In comments filed with the Federal Communications Commission, the Student Press Law Center urges the Commission to reconsider a strict enforcement regime that threatens broadcasters who air “fleeting” profanity with fines that can exceed the entire yearly budget for a student-run radio station.
“The threat of financial ruin, combined with the uncertainty engendered by an unpredictable enforcement regime, has chilled collegiate broadcasters’ speech. The FCC has forced collegiate broadcasters to adopt policies that favor self-censorship over free speech,” the SPLC said in comments filed June 19 in an FCC proceeding reexamining the Commission’s indecency enforcement standards.
Based in Arlington, Va., the Student Press Law Center is a nonprofit advocate for the legal rights of student journalists nationwide.
Since the Supreme Court’s landmark Pacifica ruling in 1978, involving a profane comedy monologue by George Carlin, the FCC has had legal authority to fine over-the-air broadcasters for airing “indecent” speech during prime listening hours. Until relatively recently, the Commission had rarely used its enforcement power. But beginning in 2002 with a case against Fox Broadcasting for a blurted swear-word during a live broadcast of the Billboard Music Awards, the FCC declared that it would begin penalizing even “fleeting” uses of nudity or profanity, and that even programs of journalistic or artistic importance would not necessarily be immune.
The Fox Broadcasting case and a series of accompanying cases were tied up in court for nearly a decade, until the U.S. Supreme Court threw out the fines in June 2012, saying broadcasters were not given fair warning of the FCC’s change in enforcement policy. The SPLC appeared as a friend-of-the-court in that Supreme Court case along with College Broadcasters, Inc., to speak on behalf of the interests of the student media.
Since that Supreme Court ruling, the FCC has begun closing thousands of old indecency complaints without penalty. In March 2013, the Commission issued a solicitation for comments on its indecency enforcement practices, asking for input as to whether “fleeting” nudity and profanity should be punishable.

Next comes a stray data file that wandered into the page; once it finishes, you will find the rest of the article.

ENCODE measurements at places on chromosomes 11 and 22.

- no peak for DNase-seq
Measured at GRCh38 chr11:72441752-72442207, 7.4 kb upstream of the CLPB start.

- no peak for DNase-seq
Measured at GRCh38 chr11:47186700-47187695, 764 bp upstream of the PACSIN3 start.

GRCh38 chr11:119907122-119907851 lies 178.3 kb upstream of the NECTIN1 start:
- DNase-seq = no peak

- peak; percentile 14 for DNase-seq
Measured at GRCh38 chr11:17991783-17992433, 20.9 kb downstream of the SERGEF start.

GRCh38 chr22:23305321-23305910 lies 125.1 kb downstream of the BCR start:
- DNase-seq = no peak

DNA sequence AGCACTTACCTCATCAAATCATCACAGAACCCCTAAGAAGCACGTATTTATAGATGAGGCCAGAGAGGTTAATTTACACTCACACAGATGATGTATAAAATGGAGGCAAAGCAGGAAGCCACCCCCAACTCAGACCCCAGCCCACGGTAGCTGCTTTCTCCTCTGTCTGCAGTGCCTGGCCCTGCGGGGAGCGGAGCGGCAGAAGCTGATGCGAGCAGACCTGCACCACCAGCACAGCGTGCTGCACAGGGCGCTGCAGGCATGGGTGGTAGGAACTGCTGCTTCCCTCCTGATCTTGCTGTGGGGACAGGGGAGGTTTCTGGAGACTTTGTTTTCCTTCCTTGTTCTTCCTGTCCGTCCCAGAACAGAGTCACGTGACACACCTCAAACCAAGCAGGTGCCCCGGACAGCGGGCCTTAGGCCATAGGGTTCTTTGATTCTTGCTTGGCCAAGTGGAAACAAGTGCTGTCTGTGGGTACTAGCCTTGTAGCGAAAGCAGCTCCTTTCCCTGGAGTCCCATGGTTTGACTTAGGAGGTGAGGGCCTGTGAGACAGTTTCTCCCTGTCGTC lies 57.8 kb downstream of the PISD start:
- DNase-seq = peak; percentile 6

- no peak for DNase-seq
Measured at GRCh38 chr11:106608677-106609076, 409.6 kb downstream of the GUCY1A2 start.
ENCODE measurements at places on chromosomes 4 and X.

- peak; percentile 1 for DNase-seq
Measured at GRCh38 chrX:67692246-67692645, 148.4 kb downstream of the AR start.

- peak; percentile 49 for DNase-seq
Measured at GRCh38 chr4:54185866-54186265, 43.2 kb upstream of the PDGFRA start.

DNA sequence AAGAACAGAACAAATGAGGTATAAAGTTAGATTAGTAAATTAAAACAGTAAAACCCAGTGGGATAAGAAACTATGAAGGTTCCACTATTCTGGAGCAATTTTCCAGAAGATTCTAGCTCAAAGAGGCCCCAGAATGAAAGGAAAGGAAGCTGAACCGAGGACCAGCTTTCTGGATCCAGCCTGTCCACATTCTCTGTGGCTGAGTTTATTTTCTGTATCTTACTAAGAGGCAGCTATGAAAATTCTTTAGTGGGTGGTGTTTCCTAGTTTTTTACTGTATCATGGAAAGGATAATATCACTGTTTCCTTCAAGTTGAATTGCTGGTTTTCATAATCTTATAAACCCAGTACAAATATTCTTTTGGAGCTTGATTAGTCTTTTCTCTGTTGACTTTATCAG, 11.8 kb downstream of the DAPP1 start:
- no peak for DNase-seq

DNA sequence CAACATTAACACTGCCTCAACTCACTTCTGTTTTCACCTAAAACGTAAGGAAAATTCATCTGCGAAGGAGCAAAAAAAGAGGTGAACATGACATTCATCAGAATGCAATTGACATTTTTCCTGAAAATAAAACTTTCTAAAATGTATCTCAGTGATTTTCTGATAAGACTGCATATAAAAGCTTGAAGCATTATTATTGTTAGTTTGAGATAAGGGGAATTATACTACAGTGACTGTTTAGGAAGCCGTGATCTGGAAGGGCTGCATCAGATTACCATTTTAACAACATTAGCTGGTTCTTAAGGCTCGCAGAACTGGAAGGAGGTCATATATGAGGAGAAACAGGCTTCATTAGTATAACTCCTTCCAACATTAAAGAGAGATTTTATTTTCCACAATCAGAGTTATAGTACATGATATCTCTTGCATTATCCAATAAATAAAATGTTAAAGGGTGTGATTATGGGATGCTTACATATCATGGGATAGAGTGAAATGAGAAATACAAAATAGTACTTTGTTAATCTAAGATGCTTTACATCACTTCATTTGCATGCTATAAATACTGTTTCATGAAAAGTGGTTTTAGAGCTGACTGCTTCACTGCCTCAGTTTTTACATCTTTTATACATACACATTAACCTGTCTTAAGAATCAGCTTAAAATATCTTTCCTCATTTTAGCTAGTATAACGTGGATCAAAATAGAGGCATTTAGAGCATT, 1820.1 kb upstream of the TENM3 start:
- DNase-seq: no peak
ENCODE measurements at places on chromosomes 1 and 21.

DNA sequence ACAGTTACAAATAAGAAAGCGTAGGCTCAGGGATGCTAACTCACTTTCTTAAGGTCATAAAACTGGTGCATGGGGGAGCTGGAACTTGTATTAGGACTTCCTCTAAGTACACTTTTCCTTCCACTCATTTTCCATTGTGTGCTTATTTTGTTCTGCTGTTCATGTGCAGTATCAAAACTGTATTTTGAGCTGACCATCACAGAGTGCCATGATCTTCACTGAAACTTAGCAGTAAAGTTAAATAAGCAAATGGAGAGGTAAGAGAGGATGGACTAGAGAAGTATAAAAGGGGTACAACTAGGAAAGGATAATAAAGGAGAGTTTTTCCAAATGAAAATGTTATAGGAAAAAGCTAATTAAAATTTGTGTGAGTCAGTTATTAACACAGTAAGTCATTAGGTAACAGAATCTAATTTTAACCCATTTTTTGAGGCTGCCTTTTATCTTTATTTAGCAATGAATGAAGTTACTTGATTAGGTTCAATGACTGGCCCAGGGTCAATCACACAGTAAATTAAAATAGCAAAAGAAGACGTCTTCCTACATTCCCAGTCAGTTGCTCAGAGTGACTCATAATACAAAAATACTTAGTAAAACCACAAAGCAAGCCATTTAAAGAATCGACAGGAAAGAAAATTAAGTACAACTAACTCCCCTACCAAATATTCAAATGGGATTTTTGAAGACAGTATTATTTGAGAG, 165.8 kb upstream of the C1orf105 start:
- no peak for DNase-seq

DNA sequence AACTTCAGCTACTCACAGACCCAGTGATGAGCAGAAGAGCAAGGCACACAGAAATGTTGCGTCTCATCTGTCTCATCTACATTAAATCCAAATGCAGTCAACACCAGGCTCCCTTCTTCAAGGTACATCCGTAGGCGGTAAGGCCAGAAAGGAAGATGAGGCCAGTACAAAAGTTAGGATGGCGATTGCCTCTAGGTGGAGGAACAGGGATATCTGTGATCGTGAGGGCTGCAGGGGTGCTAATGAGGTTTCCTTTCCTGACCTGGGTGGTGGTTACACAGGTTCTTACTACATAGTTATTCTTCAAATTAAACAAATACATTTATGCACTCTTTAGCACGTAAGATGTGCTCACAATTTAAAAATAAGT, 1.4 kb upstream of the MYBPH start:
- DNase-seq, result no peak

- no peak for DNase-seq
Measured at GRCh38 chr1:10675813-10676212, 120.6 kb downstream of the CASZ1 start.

In its June 19 filing, the SPLC reminded the FCC of its recent decision, announced in May, to offer limited amnesty from fines to student-run nonprofit educational broadcasters for recordkeeping violations such as failure to maintain an up-to-date licensing file for public inspection. The same concerns that motivated the Commission in that case – that educational broadcasters serve a uniquely valuable training role and face unique financial challenges – should likewise motivate the Commission to adopt a more lenient enforcement standard for the airing of profanity on student-run stations.
The SPLC noted that college broadcasters are deterred from offering live sports and news programming – programming of significant value to the listening audience – because of the risk that a bystander might blurt out a curse-word. The SPLC also highlighted the potentially unconstitutional vagueness and overbreadth of the Commission’s “fleeting expletive” standards, which enable the Commission to make case-by-case decisions about whether a program is punishable based on a subjective weighing of the “value” of the program.
“In recent years, we’ve seen too many colleges selling off their stations and denying their students the opportunity to get trained in over-the-air broadcasting. Anything that regulators can do to make broadcasting less burdensome for educational institutions would be a step toward reversing this worrisome trend,” said attorney Frank D. LoMonte, executive director of the SPLC.
“The world is a much different place than it was in 1978 when the Supreme Court last addressed the First Amendment implications of regulating profanity in broadcasting,” LoMonte said. “Songs that use profanity are at the top of the sales charts and are readily available at any hour of the day or night over the Internet or on premium subscription television, and yet the standards for FCC-licensed broadcasting have failed to evolve. As we’ve seen with programs like ‘The Daily Show’ on Comedy Central – a channel that is not subject to FCC indecency regulations – broadcasters will still edit out profanity in deference to their audiences’ tastes even without being forced to, but that decision should be theirs and not the government’s.”
The FCC has not announced when it will take action on the comments received in the current proceeding.
Executive director, Student Press Law Center